This case has its genesis in the April 16, 2002 shooting death of Sutton's estranged wife. On April 23, 2002, Sutton was charged with Criminal Homicide[2] and Crimes Committed with Firearms[3] in relation to the murder. Following a jury trial, on May 15, 2003, Sutton was convicted of third-degree murder. Thereafter, on June 24, 2003, the trial court sentenced Sutton to a term of 18 to 40 years imprisonment.

Following direct appeal, this Court filed a memorandum opinion on November 3, 2004 which confirmed Sutton's judgment of sentence.[4] Sutton did not seek allowance of appeal with the Pennsylvania Supreme Court. Subsequent thereto, Sutton filed a PCRA petition on March 23, 2006, after which, counsel was appointed and an amended PCRA petition was filed on September 11, 2006. The PCRA court denied Sutton's petition as untimely filed by memorandum opinion and order dated March 23, 2007. This timely appeal followed.

Preliminarily, we must first address Sutton's pro se allegations of PCRA counsel's ineffectiveness and the subsequent petition for remand. Our procedures and standard of review in this matter are well-settled:

When an appellant who is represented by counsel files a pro se petition, brief, or motion, this Court forwards the document to his counsel. 210 Pa.Code § 65.24; Commonwealth v. Ellis, 534 Pa. 176, 180, 626 A.2d 1137, 1139 (1993), aff'g 398 Pa.Super. 538, 581 A.2d 595 (1990) ( en banc) . If the document alleges ineffectiveness of counsel, counsel is required to file with the court a petition for remand, in which he identifies and evaluates appellant's pro se claims. Ellis, 534 Pa. at 180, 626 A.2d at 1139; Commonwealth v. Blystone, 421 Pa.Super. 167, 617 A.2d 778, 782 (1992); [ Commonwealth v. Lawrence, 596 A.2d 165, 168 (Pa.Super. 1991)]. This Court then reviews counsel's petition and the record to determine if a remand for appointment of new counsel is required. Blystone, 617 A.2d at 782; Lawrence, 596 A.2d at 168. In conducting this review, we adhere to the standard enunciated in Commonwealth v. McBee, 513 Pa. 255, 261, 520 A.2d 10, 13 [1985]. See Lawrence, 596 A.2d at 168. Following McBee, we will remand for appointment of new counsel " except where, [ sic ] it is clear from the record that counsel was ineffective or (2) where it is clear from the record that the ineffectiveness claim is meritless." Lawrence, 596 A.2d at 168 (quoting McBee, 513 Pa. at 261, 520 A.2d at 13).

Commonwealth v. Battle, 883 A.2d 641, 644 (Pa.Super. 2005), appeal denied, 588 Pa. 746 , 902 A.2d 1238 (2006).

In the case sub judice, Sutton seeks a remand for new PCRA counsel, on the grounds that Attorney Millin was ineffective for failing to address in his amended PCRA petition several issues which Sutton had included in his original, pro se PCRA petition. Pro Se Petition for Remand, 10/09/07. In reviewing an ineffectiveness claim, we begin with the presumption that counsel was effective. See Commonwealth v. Duda, 831 A.2d 728, 732 (Pa.Super. 2003).

To prevail on a claim alleging counsel's ineffectiveness under the PCRA, Appellant must demonstrate (1) that the underlying claim is of arguable merit; (2) that counsel's course of conduct was without any reasonable basis designed to effectuate his client's interest; and (3) that he was prejudiced by counsel's ineffectiveness, i.e. there is a reasonable probability that but for the act or omission in question the outcome of the proceeding would have been different. If a reasonable basis exists for the particular course chosen by counsel, the inquiry ends and counsel's performance is deemed constitutionally effective.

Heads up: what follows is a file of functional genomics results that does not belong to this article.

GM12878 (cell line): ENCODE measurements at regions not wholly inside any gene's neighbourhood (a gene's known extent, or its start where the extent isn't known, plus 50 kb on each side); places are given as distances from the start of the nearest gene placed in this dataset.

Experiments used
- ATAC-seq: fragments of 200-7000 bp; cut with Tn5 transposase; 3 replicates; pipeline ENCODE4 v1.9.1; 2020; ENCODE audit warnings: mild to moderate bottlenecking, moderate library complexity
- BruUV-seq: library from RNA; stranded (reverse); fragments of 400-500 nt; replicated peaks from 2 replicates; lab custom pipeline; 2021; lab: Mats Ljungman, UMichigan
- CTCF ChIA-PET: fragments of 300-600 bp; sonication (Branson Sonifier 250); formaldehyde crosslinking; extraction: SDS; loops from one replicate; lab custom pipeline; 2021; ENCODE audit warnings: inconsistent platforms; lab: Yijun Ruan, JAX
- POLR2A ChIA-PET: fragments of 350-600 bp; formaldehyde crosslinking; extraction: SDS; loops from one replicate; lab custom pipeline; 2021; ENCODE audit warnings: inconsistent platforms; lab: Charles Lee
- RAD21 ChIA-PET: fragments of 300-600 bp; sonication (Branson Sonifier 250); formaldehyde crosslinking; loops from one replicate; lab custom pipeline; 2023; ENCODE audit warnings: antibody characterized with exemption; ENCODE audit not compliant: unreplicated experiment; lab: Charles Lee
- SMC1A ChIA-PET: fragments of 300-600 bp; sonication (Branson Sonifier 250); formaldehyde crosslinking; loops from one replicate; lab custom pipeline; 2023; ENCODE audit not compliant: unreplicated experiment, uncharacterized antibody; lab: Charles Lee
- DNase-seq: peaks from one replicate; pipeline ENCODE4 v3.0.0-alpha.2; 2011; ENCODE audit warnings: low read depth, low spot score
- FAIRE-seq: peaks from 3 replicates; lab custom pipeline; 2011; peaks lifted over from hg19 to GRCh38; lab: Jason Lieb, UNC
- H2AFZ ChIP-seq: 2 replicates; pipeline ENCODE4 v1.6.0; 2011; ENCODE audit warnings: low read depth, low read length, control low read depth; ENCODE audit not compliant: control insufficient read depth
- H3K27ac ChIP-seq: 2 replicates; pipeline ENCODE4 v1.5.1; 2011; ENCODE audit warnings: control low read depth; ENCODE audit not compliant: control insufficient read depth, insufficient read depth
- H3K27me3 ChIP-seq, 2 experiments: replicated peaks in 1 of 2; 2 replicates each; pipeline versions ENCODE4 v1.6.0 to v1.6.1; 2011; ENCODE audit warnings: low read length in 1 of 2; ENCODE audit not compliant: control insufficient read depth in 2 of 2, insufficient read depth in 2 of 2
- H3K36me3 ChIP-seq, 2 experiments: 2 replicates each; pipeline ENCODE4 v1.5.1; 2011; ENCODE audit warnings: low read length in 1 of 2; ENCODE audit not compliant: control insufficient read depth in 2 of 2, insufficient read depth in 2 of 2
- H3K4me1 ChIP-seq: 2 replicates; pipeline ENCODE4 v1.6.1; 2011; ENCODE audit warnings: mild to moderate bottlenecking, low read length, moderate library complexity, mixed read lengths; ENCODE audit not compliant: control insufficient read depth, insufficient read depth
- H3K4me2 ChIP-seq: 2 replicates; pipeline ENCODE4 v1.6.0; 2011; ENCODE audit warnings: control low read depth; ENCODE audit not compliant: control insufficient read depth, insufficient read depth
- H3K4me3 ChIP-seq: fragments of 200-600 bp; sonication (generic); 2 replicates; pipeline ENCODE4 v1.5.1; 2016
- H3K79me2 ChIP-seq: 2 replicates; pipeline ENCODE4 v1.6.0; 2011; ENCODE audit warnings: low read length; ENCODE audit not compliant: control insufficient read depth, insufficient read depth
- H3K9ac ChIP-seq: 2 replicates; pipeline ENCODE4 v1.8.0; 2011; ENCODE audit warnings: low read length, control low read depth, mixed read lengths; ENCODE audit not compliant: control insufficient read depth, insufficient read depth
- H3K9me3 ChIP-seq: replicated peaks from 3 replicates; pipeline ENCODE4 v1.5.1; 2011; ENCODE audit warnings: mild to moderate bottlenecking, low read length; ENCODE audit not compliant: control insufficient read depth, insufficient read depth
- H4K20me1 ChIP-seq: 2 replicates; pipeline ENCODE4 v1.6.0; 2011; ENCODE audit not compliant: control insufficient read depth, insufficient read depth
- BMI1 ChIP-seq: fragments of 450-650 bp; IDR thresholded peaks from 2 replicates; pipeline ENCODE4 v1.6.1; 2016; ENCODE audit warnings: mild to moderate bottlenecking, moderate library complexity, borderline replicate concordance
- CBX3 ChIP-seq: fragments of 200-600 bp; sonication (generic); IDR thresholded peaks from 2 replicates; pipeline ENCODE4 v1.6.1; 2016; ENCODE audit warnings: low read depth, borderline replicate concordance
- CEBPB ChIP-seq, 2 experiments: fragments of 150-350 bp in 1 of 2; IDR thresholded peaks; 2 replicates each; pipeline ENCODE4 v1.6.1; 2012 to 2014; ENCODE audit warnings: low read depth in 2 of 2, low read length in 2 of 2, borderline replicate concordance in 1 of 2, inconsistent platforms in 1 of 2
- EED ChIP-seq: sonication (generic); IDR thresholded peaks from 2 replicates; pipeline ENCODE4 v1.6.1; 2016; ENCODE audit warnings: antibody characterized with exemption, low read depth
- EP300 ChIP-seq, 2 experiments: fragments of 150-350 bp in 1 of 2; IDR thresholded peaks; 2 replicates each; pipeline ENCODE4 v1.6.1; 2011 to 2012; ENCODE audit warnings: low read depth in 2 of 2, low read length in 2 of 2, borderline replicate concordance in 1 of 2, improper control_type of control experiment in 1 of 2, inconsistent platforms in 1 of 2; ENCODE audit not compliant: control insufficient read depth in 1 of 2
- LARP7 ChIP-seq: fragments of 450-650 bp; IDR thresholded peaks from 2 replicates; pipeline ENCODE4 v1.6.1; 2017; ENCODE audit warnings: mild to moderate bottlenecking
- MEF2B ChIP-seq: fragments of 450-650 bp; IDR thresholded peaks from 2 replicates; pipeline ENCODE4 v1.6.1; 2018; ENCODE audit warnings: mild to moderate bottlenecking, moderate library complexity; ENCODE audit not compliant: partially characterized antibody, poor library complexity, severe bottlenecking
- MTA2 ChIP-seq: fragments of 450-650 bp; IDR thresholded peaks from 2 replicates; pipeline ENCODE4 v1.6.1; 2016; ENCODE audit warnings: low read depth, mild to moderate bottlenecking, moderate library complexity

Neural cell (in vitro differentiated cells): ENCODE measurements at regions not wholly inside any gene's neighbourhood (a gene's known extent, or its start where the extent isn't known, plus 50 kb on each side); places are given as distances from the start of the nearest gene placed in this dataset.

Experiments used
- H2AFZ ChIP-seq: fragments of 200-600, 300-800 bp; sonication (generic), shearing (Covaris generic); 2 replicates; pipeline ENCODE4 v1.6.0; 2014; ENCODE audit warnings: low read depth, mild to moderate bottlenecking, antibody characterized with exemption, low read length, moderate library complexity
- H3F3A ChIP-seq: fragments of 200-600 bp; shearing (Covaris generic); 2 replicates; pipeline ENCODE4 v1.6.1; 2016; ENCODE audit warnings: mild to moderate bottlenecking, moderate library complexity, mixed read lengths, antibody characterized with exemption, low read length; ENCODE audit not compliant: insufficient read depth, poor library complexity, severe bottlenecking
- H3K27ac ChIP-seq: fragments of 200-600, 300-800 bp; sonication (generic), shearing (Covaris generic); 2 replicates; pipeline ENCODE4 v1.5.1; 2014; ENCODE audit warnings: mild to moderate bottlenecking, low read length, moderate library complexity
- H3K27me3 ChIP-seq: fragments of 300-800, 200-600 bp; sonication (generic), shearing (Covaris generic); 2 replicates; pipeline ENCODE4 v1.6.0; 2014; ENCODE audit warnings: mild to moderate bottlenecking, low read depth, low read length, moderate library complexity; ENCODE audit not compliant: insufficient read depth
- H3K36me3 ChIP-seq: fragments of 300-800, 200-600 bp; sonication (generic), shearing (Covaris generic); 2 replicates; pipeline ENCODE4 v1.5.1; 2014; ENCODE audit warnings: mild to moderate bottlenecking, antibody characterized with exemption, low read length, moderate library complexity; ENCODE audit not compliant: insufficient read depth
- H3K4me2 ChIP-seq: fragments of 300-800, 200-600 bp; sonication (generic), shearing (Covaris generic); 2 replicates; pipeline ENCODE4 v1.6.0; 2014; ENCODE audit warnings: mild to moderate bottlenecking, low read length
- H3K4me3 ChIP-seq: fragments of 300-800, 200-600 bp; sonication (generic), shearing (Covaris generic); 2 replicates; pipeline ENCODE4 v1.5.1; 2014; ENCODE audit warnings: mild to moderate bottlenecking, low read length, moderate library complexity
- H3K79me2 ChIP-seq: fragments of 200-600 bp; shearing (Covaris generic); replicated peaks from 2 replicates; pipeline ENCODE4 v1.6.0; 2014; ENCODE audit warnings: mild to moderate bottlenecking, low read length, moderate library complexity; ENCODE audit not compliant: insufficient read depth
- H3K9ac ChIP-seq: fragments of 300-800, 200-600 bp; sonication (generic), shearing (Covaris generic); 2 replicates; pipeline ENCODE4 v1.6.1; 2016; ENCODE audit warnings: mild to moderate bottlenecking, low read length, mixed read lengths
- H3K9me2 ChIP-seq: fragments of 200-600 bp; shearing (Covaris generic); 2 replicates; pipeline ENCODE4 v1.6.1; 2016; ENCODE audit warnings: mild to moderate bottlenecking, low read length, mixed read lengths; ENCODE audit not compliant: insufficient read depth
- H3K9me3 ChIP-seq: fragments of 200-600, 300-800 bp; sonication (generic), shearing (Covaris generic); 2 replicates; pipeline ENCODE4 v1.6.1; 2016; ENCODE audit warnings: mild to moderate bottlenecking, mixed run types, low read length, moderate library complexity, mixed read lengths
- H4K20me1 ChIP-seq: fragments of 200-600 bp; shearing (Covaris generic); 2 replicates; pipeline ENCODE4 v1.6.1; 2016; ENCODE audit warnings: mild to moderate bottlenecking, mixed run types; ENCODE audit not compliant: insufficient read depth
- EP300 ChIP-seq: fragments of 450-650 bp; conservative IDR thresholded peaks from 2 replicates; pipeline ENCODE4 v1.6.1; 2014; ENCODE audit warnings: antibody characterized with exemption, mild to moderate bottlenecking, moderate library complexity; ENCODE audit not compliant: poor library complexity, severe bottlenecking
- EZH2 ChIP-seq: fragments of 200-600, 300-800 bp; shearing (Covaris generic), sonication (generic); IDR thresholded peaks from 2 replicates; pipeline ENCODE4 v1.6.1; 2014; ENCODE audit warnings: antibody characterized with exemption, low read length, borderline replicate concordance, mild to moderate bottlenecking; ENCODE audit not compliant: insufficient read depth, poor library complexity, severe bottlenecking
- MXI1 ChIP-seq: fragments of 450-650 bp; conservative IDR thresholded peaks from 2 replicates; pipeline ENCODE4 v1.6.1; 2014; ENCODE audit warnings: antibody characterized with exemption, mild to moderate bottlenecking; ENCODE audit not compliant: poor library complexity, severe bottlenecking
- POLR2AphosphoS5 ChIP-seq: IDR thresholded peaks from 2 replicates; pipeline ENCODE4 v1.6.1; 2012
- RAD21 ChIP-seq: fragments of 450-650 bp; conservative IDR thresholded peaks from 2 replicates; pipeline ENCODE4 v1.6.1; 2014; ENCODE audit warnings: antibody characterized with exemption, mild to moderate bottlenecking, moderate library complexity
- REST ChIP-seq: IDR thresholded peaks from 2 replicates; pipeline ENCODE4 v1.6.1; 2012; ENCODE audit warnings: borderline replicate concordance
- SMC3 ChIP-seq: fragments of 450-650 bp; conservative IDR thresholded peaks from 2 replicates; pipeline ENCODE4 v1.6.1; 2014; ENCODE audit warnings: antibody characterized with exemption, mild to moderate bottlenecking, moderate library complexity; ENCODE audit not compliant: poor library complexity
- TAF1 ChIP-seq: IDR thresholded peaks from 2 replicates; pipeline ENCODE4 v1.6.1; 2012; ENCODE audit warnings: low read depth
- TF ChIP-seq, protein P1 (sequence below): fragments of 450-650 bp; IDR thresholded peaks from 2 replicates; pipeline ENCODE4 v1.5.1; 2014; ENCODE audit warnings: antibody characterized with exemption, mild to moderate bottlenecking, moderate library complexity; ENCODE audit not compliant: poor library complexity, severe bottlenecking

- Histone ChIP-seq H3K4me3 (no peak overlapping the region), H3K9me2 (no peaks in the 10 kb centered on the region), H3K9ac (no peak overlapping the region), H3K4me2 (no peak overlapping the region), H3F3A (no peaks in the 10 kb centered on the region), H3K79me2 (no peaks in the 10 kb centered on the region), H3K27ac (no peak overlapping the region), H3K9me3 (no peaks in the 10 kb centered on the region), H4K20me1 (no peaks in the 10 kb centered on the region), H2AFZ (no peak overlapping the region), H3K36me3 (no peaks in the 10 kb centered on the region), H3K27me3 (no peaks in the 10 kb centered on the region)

Commonwealth v. Lauro, 819 A.2d 100, 105-106 (Pa.Super. 2003), appeal denied, 574 Pa. 752 , 830 A.2d 975 (2003) (citations omitted). Failure to satisfy any prong of the test requires that the claim be dismissed. See Commonwealth v. O'Bidos, 849 A.2d 243, 249 (Pa.Super. 2004), appeal denied, 580 Pa. 696 , 860 A.2d 123 (2004).

Upon review, we find Sutton's allegations of PCRA counsel's ineffectiveness to be without merit. Sutton's petition for remand amounts to little more than a laundry list of facts and evidence which Sutton believed would prove his innocence of the murder of his wife. However, a claim of innocence, without more, does not present a cognizable claim under the PCRA.[5] As such, we cannot find counsel ineffective for failing to pursue meritless claims. See Lauro, 819 A.2d at 105-106 (appellant claiming ineffective assistance of counsel must demonstrate underlying claim is of "arguable merit"). Provided as we are with only bald allegations and mere conjecture contained in Sutton's petition, we are hard-pressed to fathom precisely in what way Attorney Millin acted to the detriment of his client. Accordingly, as Sutton has failed to establish that he suffered any prejudice as a result of Attorney Millin's alleged transgressions, we find his allegations of ineffectiveness of PCRA counsel meritless. Accordingly, we deny Sutton's petition to remand.

We now proceed to address the issues raised in Sutton's counseled appeal. On appeal, Sutton raises the following issue for our review:

Whether the Appellant's PCRA Petition should be considered timely where the Appellant: (1) made numerous attempts to find out the status of his appeal to the Superior Court; (2) received letters from Crawford County Public Defender and the Crawford County Clerk of Courts misstating the status of the appeal; and (3) was never notified of the Superior Court's decision on the appeal?